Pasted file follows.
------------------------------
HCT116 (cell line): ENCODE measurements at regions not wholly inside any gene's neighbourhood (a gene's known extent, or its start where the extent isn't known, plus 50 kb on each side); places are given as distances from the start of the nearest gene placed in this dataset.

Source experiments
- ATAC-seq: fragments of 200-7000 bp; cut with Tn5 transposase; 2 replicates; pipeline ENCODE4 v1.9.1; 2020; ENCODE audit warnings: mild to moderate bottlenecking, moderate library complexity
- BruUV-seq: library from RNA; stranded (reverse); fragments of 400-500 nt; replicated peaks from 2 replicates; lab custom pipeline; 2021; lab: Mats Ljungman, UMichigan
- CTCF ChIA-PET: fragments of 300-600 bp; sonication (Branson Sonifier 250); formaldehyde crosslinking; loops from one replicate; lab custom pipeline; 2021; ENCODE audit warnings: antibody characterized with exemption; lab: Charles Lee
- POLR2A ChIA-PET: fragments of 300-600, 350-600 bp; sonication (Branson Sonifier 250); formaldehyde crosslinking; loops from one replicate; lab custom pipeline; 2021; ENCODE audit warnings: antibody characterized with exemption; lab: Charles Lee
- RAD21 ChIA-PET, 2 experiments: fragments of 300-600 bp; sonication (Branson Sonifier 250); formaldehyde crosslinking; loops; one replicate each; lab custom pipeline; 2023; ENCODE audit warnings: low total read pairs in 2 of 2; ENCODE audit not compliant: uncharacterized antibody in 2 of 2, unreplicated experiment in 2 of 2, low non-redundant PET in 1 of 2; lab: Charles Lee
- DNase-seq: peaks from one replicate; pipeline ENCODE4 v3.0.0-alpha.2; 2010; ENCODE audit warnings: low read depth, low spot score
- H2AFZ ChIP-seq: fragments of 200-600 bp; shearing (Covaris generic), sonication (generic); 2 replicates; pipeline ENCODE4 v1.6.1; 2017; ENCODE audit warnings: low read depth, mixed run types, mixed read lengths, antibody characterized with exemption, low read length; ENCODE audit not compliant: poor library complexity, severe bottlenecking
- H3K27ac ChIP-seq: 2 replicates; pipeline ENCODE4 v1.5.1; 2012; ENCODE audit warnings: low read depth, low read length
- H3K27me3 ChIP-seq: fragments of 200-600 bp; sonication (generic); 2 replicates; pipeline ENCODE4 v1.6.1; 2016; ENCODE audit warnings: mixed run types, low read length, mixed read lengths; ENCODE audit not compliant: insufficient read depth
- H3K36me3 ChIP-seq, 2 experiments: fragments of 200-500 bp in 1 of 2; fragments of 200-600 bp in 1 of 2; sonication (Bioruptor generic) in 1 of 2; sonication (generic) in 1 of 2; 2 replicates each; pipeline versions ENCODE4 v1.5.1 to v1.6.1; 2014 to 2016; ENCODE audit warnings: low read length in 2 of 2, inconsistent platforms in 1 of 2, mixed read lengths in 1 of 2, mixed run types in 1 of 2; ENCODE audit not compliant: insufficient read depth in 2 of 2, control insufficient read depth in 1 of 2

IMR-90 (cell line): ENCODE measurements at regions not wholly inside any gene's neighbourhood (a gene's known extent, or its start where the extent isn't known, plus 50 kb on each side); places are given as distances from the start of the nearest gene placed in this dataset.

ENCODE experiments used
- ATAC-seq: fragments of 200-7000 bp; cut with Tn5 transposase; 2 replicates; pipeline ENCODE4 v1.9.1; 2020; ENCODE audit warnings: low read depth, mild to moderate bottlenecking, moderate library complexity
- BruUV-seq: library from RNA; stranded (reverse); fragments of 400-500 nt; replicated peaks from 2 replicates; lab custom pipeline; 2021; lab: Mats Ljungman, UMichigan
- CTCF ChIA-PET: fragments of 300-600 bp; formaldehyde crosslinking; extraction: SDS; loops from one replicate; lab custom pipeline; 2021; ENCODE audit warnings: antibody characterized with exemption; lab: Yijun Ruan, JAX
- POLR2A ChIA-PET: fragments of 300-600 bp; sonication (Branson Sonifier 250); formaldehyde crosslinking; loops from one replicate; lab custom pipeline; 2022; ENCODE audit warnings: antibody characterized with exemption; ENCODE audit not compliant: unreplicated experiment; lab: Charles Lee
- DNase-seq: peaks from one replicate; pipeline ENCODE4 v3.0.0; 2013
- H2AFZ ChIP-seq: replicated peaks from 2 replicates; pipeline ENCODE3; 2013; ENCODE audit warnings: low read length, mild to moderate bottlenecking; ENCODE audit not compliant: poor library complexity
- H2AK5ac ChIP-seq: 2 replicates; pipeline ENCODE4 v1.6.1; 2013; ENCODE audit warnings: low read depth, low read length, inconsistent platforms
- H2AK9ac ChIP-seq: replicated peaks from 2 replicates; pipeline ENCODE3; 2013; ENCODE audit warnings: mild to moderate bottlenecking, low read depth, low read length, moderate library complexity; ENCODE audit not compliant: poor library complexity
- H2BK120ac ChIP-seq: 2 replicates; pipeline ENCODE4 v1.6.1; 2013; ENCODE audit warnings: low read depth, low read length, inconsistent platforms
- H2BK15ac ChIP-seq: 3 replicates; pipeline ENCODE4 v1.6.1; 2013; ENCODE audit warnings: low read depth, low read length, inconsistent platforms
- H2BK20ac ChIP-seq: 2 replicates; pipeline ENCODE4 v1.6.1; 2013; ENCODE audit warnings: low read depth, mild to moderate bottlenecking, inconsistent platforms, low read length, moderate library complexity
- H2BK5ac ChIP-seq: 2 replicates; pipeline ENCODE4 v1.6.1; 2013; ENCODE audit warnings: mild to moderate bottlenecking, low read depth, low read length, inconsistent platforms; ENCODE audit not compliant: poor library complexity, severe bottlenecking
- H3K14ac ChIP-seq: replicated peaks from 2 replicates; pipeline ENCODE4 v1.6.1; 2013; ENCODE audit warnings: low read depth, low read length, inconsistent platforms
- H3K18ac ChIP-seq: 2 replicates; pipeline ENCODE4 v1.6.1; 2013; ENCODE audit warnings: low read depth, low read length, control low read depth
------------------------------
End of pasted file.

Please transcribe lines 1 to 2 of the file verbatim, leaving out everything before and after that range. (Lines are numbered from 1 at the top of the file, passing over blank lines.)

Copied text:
HCT116 (cell line): ENCODE measurements at regions not wholly inside any gene's neighbourhood (a gene's known extent, or its start where the extent isn't known, plus 50 kb on each side); places are given as distances from the start of the nearest gene placed in this dataset.

Source experiments